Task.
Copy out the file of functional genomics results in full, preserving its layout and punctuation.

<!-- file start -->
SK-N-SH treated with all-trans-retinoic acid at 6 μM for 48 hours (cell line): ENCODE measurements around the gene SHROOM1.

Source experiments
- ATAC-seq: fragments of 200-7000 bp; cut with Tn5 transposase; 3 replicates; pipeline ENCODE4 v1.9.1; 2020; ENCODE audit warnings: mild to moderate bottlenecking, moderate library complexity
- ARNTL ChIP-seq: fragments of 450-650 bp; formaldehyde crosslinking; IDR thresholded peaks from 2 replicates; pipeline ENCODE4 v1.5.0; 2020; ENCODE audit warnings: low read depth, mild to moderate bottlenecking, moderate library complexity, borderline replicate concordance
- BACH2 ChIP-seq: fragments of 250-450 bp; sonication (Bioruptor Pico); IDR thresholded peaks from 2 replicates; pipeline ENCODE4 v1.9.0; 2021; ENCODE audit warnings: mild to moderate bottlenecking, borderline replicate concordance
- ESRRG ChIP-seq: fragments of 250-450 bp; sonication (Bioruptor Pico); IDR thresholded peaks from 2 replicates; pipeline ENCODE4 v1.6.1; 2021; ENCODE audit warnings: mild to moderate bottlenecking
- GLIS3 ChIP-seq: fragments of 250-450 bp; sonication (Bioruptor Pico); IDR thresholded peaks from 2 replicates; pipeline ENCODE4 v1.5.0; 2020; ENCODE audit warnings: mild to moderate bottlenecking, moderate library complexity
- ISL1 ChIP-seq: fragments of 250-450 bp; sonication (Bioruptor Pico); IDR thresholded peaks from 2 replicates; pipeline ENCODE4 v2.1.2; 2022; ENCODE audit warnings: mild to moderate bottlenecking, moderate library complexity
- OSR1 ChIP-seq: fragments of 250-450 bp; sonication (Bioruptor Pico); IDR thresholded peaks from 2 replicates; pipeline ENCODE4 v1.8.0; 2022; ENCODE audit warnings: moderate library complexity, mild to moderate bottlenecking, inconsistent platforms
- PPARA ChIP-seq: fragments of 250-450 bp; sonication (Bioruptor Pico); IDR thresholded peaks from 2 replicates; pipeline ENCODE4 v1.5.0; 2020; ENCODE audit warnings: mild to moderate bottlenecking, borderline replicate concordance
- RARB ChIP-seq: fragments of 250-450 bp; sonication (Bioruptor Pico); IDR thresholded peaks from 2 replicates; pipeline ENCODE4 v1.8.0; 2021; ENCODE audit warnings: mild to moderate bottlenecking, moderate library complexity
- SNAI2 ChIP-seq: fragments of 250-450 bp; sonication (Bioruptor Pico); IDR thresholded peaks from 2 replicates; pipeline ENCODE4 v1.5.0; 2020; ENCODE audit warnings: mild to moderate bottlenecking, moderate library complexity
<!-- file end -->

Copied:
SK-N-SH treated with all-trans-retinoic acid at 6 μM for 48 hours (cell line): ENCODE measurements around the gene SHROOM1.

Source experiments
- ATAC-seq: fragments of 200-7000 bp; cut with Tn5 transposase; 3 replicates; pipeline ENCODE4 v1.9.1; 2020; ENCODE audit warnings: mild to moderate bottlenecking, moderate library complexity
- ARNTL ChIP-seq: fragments of 450-650 bp; formaldehyde crosslinking; IDR thresholded peaks from 2 replicates; pipeline ENCODE4 v1.5.0; 2020; ENCODE audit warnings: low read depth, mild to moderate bottlenecking, moderate library complexity, borderline replicate concordance
- BACH2 ChIP-seq: fragments of 250-450 bp; sonication (Bioruptor Pico); IDR thresholded peaks from 2 replicates; pipeline ENCODE4 v1.9.0; 2021; ENCODE audit warnings: mild to moderate bottlenecking, borderline replicate concordance
- ESRRG ChIP-seq: fragments of 250-450 bp; sonication (Bioruptor Pico); IDR thresholded peaks from 2 replicates; pipeline ENCODE4 v1.6.1; 2021; ENCODE audit warnings: mild to moderate bottlenecking
- GLIS3 ChIP-seq: fragments of 250-450 bp; sonication (Bioruptor Pico); IDR thresholded peaks from 2 replicates; pipeline ENCODE4 v1.5.0; 2020; ENCODE audit warnings: mild to moderate bottlenecking, moderate library complexity
- ISL1 ChIP-seq: fragments of 250-450 bp; sonication (Bioruptor Pico); IDR thresholded peaks from 2 replicates; pipeline ENCODE4 v2.1.2; 2022; ENCODE audit warnings: mild to moderate bottlenecking, moderate library complexity
- OSR1 ChIP-seq: fragments of 250-450 bp; sonication (Bioruptor Pico); IDR thresholded peaks from 2 replicates; pipeline ENCODE4 v1.8.0; 2022; ENCODE audit warnings: moderate library complexity, mild to moderate bottlenecking, inconsistent platforms
- PPARA ChIP-seq: fragments of 250-450 bp; sonication (Bioruptor Pico); IDR thresholded peaks from 2 replicates; pipeline ENCODE4 v1.5.0; 2020; ENCODE audit warnings: mild to moderate bottlenecking, borderline replicate concordance
- RARB ChIP-seq: fragments of 250-450 bp; sonication (Bioruptor Pico); IDR thresholded peaks from 2 replicates; pipeline ENCODE4 v1.8.0; 2021; ENCODE audit warnings: mild to moderate bottlenecking, moderate library complexity
- SNAI2 ChIP-seq: fragments of 250-450 bp; sonication (Bioruptor Pico); IDR thresholded peaks from 2 replicates; pipeline ENCODE4 v1.5.0; 2020; ENCODE audit warnings: mild to moderate bottlenecking, moderate library complexity